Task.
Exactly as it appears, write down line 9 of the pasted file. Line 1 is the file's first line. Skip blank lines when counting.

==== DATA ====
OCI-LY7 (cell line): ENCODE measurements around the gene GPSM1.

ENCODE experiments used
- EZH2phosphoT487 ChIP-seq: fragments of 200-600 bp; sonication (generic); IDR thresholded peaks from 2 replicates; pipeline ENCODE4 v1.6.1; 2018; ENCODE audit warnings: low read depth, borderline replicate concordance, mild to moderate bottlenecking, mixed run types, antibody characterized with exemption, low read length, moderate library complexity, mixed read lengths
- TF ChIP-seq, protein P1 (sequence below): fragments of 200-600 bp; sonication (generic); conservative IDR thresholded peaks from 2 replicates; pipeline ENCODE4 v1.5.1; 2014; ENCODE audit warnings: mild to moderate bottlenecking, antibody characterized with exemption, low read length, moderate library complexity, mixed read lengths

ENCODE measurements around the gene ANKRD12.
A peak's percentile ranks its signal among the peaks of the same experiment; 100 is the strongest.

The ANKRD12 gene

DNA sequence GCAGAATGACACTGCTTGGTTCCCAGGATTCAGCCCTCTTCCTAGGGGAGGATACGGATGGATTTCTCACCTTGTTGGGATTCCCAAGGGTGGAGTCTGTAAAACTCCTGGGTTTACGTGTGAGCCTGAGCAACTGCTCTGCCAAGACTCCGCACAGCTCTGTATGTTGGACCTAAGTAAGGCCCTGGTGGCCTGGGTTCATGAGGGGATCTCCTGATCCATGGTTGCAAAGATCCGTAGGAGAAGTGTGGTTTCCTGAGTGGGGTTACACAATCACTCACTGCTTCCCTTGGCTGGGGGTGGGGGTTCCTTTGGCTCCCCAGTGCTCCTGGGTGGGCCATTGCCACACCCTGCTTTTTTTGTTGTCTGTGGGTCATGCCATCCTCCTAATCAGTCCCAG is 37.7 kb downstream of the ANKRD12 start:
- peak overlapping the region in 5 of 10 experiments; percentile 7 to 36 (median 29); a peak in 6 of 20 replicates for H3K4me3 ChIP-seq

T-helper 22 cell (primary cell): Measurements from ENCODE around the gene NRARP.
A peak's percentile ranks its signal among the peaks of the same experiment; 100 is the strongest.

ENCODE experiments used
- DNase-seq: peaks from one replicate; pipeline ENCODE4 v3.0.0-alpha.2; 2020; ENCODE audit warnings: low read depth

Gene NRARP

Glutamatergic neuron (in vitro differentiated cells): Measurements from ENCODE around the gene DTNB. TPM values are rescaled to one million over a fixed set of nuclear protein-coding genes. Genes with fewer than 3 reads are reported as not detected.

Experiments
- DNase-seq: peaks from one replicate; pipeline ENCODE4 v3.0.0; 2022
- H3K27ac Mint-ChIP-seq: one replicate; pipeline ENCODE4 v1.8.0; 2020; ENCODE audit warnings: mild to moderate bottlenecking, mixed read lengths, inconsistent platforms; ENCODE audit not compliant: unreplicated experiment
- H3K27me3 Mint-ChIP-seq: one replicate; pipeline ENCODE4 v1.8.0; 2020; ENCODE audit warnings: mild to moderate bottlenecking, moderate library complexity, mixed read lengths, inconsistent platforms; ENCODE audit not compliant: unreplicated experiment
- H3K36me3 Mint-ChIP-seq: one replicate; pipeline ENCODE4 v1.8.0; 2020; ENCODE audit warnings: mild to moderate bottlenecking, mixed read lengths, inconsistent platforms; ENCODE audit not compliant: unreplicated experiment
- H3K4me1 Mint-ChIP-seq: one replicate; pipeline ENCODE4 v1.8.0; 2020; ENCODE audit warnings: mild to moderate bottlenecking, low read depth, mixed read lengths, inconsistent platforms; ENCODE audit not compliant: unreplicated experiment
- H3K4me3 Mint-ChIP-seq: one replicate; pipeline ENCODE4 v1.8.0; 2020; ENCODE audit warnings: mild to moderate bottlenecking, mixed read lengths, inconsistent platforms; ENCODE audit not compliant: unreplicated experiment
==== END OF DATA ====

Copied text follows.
- peak overlapping the region in 5 of 10 experiments; percentile 7 to 36 (median 29); a peak in 6 of 20 replicates for H3K4me3 ChIP-seq